Thanks for visiting my blog-site.
I am a poet, writer, and professor at Utah State University, in Logan, Utah, where I live with the writer, Jennifer Sinor, and our two boys Aidan and Kellen.
I’m the author of the poetry collections, The Empty Boat, A Calendar of Crows, House Under the Moon, and the study of Walt Whitman, Whitman’s Ecstatic Union. You can my essays in such places as the Buddhist magazine, Shambhala Sun.
Raised Catholic, in college in 1970s, I discovered yoga meditation, and became deeply involved in a meditation tradition called Ananda Marga. I became a meditation teacher and nearly a sanyasi, a yogic monk. However, after some seven years, I become disillusioned with that tradition, suffered a spiritual crisis (of which I’ve had several!), and migrated to Buddhism. I practiced as a Buddhist for some fifteen years. But in the last fifteen, feeling the lack of a devotional tone in Buddhism, I’ve returned to a yogic practice, after finding my spiritual teacher, and returning to a bhakti-yoga practice.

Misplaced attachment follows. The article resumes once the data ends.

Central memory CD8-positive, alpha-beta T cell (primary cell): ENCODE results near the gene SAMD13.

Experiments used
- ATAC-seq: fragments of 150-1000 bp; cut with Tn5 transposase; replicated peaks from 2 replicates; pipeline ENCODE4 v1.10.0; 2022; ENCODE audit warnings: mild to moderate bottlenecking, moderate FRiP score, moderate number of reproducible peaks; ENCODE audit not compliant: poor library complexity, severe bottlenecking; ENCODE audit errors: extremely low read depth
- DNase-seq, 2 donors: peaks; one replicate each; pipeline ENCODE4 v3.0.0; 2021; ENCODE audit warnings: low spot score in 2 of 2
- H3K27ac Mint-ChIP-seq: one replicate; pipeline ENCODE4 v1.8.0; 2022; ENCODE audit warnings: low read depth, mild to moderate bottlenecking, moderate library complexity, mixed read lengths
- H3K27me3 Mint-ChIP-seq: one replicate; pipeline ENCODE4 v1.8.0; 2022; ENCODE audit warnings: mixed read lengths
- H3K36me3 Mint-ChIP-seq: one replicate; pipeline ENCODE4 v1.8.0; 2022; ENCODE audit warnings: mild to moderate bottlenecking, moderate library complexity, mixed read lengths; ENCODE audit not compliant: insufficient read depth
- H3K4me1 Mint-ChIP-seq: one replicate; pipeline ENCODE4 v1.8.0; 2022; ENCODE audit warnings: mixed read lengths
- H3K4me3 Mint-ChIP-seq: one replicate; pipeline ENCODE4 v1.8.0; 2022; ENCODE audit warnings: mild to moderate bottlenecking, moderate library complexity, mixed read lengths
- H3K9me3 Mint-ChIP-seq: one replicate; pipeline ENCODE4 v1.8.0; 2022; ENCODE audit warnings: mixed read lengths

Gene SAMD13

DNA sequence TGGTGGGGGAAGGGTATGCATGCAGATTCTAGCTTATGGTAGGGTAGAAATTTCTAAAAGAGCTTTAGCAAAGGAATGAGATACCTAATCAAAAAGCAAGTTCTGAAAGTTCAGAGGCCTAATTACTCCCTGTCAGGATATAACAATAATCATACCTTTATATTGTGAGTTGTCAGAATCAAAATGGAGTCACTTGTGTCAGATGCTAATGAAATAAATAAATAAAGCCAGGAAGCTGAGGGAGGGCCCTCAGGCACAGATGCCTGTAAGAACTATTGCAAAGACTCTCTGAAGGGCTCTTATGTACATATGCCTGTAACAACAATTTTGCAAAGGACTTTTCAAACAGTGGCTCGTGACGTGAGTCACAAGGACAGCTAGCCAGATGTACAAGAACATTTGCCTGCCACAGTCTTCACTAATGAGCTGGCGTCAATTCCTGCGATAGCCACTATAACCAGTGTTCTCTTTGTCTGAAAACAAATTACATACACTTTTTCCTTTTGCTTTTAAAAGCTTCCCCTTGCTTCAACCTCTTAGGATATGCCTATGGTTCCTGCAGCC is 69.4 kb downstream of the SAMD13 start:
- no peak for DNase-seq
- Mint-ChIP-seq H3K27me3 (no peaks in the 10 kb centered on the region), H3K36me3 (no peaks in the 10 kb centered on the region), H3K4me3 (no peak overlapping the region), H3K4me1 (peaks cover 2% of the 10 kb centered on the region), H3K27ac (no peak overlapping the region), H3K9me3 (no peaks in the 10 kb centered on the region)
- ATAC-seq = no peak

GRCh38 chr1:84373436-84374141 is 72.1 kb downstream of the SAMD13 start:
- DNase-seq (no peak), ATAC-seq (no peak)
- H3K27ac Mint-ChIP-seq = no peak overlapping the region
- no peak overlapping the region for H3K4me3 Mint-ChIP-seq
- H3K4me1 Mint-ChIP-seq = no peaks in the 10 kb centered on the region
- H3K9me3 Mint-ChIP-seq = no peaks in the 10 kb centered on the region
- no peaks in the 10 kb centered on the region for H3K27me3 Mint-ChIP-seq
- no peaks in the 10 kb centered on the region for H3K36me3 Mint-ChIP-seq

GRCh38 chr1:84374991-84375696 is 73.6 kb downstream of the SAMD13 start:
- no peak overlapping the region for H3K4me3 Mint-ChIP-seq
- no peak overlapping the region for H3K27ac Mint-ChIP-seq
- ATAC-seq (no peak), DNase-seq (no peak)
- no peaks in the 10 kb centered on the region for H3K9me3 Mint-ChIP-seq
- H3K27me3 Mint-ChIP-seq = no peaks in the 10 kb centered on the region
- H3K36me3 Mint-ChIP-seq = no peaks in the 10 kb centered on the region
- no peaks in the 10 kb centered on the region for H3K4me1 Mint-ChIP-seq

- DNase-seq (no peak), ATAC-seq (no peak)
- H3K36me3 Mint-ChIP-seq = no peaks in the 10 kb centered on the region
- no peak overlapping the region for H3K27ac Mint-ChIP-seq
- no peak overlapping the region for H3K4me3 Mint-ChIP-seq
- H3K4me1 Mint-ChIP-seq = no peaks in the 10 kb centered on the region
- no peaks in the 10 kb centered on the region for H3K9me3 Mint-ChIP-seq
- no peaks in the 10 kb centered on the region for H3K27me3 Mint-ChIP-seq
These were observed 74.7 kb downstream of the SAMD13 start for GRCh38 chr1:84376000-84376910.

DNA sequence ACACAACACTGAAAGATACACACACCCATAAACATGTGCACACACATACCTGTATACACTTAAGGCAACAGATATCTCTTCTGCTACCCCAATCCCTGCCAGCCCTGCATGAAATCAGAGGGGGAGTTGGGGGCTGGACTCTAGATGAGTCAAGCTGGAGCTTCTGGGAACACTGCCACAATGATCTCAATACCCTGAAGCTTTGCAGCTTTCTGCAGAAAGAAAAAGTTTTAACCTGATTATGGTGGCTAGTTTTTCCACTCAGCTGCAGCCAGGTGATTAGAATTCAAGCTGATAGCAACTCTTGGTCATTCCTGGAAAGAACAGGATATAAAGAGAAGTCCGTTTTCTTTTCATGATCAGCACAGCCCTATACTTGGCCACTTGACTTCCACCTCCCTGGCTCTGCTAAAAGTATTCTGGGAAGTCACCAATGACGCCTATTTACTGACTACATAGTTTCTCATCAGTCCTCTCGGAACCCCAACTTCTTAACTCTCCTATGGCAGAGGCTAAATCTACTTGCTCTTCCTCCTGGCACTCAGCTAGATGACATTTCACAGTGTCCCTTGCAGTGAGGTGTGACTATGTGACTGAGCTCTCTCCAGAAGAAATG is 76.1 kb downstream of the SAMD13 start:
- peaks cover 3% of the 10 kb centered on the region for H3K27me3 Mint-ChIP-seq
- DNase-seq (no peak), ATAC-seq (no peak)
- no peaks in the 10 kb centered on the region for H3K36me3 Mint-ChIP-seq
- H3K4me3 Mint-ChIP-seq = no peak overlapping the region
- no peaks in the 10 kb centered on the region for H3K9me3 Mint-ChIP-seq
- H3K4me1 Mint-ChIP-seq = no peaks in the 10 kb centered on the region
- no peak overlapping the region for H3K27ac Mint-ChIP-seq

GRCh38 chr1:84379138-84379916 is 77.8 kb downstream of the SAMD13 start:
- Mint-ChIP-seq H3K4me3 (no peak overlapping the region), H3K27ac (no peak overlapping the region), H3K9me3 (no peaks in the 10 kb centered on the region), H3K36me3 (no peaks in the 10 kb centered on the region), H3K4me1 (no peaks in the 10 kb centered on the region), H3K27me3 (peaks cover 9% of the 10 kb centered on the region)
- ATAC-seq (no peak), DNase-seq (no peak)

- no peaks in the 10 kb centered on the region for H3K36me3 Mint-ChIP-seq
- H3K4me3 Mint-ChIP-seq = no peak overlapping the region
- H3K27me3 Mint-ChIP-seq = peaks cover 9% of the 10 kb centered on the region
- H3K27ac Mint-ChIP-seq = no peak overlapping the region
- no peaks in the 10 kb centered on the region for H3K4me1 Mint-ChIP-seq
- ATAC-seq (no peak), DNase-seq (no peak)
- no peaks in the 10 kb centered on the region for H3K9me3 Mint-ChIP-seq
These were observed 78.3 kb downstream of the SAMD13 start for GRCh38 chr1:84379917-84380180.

Bhakti is a devotional spiritual tradition, first mentioned in the Bhagavad Gita, which scholars think was written around 500 to 200 BCE. In the ninth century, CE, a powerful bhakti tradition appeared in south India and spread throughout the subcontinent. It is rose in many instances from the lower classes and in many forms tends to be anti-caste, anti-authoritarian, non-doctinaire, and iconoclastic. Bhakti often incorporates poetry, music, singing, and dancing in its practices, as well as meditation and study of scriptures. The famous poet Kabir is a good example of an iconoclastic bhakti-poet. Mirabai and Tukaram are others. Famous bhakti teachers include the nineteenth-century Ramakrishna, the twentieth-century Yogananda, Muktananda, Ma Indira Devi, and of living teachers, Mata Amritanandamayi, India’s “hugging saint,” is a good example.